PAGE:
Pro-Russian separatists have engaged in seemingly racially motivated acts of looting and assault against Romani residents of Sloviansk, reports the News of Donbass. Reports of the attacks were confirmed by Prime Minister Yatsenyuk. Armed separatists have reportedly begun a series of home invasions against the city’s Romani population, robbing and assaulting their victims. The militants apparently have shown no regard for age or gender, and women and children have been among the victims who were beaten According to eyewitnesses, the gunmen carried off stolen property in trucks.

The perpetrators claim that they are acting on the orders of the self-described ‘People’s Mayor’ and leader of the separatist militant wing, Vyacheslav Ponomarev. According to Ponomarev, he held talks with a Romani who he alleged were involved in drug trafficking, and “removed them from the city.” Ponomarev said they were not attacks on Romani, but rather ‘cleaning the city from drugs.’

The attacks on Romani, also known as Gypsies, follow a troubling precedent set the day prior when members of the Donetsk Republic organization distributed anti-Semitic leaflets in an attempt to extort and intimidate members of the Jewish community. Ponomarev has also announced a “hunt” on the Ukrainian speaking population of Sloviansk, wherein those who speak the indigenous language be treated as suspicious and reported to the local militia.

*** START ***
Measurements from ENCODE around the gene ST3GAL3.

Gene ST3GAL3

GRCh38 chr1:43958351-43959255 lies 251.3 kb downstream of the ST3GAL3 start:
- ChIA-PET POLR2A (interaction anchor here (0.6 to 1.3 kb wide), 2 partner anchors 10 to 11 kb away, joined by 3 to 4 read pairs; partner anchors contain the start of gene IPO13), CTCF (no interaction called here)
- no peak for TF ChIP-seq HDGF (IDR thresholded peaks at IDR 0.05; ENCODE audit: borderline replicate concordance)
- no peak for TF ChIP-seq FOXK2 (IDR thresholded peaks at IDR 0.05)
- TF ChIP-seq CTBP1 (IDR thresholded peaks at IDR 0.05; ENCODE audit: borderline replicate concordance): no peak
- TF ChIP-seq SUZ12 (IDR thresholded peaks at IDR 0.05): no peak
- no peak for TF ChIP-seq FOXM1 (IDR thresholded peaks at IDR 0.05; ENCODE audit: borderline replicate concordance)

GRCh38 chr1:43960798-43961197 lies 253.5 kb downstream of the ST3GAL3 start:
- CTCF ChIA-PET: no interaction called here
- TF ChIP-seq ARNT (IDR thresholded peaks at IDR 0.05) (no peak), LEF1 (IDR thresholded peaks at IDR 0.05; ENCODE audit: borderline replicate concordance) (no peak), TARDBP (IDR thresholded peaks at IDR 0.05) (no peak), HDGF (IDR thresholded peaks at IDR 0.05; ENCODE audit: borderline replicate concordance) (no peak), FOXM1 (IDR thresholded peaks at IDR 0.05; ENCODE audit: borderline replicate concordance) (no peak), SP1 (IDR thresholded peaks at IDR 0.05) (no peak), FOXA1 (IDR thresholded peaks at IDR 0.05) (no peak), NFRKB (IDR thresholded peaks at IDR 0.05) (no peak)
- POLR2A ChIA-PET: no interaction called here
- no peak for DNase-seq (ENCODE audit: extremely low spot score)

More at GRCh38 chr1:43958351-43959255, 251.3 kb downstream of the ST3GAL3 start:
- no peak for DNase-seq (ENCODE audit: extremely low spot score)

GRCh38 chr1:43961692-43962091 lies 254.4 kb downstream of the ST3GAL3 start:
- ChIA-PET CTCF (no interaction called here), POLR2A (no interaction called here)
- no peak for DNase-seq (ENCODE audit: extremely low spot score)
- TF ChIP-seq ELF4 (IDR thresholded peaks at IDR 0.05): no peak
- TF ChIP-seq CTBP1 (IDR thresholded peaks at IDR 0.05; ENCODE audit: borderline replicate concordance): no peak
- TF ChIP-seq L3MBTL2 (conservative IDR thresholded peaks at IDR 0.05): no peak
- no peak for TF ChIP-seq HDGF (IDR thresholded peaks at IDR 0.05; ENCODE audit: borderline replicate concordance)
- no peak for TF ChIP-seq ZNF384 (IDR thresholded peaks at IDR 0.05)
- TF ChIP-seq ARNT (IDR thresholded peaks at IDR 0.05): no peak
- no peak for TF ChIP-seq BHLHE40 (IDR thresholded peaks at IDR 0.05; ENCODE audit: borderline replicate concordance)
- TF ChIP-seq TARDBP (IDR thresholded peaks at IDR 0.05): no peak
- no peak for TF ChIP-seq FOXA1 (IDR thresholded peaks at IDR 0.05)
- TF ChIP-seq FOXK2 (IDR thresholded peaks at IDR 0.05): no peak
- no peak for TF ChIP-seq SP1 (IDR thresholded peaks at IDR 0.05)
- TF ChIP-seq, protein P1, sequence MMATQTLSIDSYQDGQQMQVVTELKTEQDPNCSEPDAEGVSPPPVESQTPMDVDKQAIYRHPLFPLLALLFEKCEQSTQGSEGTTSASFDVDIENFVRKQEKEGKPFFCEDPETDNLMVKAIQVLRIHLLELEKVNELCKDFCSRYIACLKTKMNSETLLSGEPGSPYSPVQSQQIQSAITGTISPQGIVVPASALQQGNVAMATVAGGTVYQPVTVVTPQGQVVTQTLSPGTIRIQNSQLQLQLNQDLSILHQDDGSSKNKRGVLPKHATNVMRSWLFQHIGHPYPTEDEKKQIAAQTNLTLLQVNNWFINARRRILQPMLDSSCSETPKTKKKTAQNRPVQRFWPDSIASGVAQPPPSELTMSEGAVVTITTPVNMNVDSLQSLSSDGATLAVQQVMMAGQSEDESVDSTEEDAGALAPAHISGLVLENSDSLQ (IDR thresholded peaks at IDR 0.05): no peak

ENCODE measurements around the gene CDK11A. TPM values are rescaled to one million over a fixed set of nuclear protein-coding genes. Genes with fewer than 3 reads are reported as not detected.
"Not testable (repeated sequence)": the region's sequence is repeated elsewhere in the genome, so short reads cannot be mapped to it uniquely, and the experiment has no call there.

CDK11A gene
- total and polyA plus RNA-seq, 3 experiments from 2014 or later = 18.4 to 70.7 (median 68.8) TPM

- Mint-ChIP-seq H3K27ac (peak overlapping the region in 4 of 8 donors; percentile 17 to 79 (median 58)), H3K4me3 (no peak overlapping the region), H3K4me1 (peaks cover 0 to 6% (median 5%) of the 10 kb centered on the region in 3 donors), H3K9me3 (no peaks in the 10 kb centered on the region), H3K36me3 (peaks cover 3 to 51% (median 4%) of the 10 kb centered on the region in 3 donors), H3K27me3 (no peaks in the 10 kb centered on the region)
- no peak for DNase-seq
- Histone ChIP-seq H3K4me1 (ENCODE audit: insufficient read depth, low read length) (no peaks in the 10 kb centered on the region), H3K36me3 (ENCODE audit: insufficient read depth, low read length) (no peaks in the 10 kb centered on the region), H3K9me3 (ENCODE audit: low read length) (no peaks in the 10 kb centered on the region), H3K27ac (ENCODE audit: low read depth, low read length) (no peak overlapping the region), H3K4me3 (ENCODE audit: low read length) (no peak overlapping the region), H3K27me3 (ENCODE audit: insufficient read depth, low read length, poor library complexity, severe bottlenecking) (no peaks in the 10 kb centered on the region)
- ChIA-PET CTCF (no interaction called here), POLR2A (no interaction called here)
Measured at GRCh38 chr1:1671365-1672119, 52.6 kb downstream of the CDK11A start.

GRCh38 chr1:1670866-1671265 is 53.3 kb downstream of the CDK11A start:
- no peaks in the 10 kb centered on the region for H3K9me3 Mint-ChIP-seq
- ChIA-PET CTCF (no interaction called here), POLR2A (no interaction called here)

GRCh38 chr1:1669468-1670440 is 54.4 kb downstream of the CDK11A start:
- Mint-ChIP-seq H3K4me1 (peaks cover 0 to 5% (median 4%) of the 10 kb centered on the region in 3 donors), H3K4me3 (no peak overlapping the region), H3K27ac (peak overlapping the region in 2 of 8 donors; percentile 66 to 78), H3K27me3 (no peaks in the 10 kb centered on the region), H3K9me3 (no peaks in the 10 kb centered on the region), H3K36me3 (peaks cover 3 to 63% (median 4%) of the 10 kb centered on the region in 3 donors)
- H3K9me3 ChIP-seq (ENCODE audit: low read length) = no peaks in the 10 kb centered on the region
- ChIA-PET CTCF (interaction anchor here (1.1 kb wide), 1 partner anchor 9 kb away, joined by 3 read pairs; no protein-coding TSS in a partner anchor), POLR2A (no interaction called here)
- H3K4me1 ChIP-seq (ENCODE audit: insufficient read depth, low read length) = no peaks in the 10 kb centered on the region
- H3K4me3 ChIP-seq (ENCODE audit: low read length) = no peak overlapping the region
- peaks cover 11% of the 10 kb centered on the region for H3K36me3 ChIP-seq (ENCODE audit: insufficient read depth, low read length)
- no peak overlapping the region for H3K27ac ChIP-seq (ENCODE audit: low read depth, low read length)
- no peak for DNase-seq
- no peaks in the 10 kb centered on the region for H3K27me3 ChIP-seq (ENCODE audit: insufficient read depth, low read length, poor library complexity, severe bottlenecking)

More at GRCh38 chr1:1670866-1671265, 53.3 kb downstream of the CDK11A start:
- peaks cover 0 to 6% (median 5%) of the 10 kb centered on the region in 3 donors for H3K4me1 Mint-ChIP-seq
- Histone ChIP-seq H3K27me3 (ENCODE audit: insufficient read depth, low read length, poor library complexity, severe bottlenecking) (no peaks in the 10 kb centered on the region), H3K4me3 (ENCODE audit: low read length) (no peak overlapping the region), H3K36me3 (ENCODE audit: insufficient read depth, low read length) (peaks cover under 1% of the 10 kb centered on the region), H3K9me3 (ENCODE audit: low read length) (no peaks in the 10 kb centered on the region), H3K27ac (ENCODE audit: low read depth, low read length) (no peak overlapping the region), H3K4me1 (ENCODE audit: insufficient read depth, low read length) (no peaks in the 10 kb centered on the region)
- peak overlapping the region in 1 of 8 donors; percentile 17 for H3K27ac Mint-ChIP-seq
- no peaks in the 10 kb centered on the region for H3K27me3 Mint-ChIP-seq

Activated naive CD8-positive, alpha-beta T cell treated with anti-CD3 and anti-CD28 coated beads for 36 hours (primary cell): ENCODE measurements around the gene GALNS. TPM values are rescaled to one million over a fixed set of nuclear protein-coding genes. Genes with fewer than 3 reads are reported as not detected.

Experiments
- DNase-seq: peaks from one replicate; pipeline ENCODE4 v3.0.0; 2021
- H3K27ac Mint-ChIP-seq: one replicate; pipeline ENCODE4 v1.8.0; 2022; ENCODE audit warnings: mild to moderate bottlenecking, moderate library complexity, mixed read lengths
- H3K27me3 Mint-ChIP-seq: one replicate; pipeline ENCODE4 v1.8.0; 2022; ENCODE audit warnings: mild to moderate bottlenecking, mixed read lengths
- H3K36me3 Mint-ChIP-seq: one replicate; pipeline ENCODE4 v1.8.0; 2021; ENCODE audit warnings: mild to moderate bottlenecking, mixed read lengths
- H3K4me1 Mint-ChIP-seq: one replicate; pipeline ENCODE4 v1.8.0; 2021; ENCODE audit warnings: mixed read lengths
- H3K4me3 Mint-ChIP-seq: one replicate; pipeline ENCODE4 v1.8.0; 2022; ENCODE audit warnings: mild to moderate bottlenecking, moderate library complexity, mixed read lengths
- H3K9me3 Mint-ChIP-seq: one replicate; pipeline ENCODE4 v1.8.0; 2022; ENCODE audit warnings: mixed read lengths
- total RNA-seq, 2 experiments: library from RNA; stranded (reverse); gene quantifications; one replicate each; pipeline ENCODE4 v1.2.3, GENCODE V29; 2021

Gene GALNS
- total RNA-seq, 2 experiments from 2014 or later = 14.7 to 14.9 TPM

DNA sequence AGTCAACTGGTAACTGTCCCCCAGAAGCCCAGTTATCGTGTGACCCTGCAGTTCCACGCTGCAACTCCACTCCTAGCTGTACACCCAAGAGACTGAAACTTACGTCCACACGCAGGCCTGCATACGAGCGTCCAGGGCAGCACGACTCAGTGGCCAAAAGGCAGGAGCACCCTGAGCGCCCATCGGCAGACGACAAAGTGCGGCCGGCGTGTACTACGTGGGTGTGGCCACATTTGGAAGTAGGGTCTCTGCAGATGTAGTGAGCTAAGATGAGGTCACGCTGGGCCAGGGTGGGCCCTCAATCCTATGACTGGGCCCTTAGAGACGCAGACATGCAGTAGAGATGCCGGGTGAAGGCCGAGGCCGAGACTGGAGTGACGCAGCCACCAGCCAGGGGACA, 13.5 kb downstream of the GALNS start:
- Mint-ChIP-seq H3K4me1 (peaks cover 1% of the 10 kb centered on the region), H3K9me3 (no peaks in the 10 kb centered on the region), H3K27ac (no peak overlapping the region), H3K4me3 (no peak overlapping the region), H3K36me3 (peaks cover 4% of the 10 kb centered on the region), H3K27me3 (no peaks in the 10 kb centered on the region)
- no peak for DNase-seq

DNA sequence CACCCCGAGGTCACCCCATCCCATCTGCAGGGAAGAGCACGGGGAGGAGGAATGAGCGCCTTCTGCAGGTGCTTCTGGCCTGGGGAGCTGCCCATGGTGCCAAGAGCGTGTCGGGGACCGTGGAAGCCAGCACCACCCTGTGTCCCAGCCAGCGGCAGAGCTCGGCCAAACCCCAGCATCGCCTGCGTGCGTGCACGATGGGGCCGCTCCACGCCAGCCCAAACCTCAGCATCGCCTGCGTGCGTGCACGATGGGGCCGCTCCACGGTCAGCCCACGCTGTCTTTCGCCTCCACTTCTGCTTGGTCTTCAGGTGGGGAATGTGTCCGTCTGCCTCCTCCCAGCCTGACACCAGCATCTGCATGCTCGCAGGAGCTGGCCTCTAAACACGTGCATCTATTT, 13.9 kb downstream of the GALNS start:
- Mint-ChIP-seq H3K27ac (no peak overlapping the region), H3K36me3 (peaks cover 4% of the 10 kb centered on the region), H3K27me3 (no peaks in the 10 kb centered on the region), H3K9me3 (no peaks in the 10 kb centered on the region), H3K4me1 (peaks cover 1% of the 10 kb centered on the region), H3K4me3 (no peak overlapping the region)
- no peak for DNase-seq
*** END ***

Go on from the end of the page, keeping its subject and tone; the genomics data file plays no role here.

The Prime Minister has instructed law enforcement agencies to identify those distributing hateful material and bring them to justice, as well as those involved in the attacks on Romani.

Counter-Terror Operation in Donetsk

Following a late night session of the National Security Council which discussed anti-terrorism measures and the possibility of introducing a state of emergency, Interior Minister Arsen Avakov announced a counter-terrorist operation would begin in Sloviansk under the leadership of the Security Service (SBU). The operation is said to include units from all service branches in Ukraine.

What happened in Sloviansk?

Initially, Avakov stated that separatists had opened fire on special forces in the city. He then posted a notice to residents of the city to leave the city centre, stay at home, and avoid windows for their own safety. Eyewitnesses noted that the Russian tricolor had been also taken down from atop the city administration. Helicopters have been seen flying over the city, and separatists were said to primarily be guarding barricades erected outside the buildings they had occupied, and along the highway.

Riot police began by clearing a separatist checkpoint leading in to the city. The operation led to the death of two Ukrainian Security Service officers and nine wounded, said the Interior Minister. Acting president Tuchynov’s address to the nation identified an SBU officer as Alpha Group captain Hennadiy Bilichenko. The wounded included Ukrainian military who arrived in three armored personal carriers, according to eyewitnesses and officials. Casualties on the separatists’ side, however, were ‘unidentifiable’ but were said to include deaths, and that the support base of the rebels included 1,000 pro-Russian activists. Russian and Ukrainian news confirmed at least one separatist death in the operation, and Ukrainian military officials confirmed that the remaining gunmen had escaped into the forest.